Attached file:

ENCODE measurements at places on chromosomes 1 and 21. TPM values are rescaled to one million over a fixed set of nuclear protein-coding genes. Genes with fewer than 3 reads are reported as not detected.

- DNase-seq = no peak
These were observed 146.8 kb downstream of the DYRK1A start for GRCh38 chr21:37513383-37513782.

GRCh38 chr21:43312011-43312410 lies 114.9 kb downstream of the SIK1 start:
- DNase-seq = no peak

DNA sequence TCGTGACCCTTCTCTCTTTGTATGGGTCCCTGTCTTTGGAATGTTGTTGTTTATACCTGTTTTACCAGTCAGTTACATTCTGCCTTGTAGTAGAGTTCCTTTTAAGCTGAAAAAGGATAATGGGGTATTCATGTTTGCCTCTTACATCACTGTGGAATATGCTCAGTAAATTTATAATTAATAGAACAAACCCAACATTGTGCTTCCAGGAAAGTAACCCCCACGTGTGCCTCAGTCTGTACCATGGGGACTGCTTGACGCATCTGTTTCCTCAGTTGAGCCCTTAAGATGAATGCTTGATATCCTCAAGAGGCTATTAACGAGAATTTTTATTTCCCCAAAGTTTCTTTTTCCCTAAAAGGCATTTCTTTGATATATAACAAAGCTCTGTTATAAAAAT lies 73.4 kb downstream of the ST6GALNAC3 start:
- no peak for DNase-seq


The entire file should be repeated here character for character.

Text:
ENCODE measurements at places on chromosomes 1 and 21. TPM values are rescaled to one million over a fixed set of nuclear protein-coding genes. Genes with fewer than 3 reads are reported as not detected.

- DNase-seq = no peak
These were observed 146.8 kb downstream of the DYRK1A start for GRCh38 chr21:37513383-37513782.

GRCh38 chr21:43312011-43312410 lies 114.9 kb downstream of the SIK1 start:
- DNase-seq = no peak

DNA sequence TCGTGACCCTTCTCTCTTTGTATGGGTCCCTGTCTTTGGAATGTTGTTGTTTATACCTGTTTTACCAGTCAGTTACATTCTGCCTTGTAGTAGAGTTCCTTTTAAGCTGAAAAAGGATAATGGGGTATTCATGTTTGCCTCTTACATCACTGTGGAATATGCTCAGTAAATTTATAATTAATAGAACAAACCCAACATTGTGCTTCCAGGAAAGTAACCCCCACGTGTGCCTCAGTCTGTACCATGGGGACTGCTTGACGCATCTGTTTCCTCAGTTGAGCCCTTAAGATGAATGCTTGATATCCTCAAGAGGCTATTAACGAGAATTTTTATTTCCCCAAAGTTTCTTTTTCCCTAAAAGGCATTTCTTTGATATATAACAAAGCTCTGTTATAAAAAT lies 73.4 kb downstream of the ST6GALNAC3 start:
- no peak for DNase-seq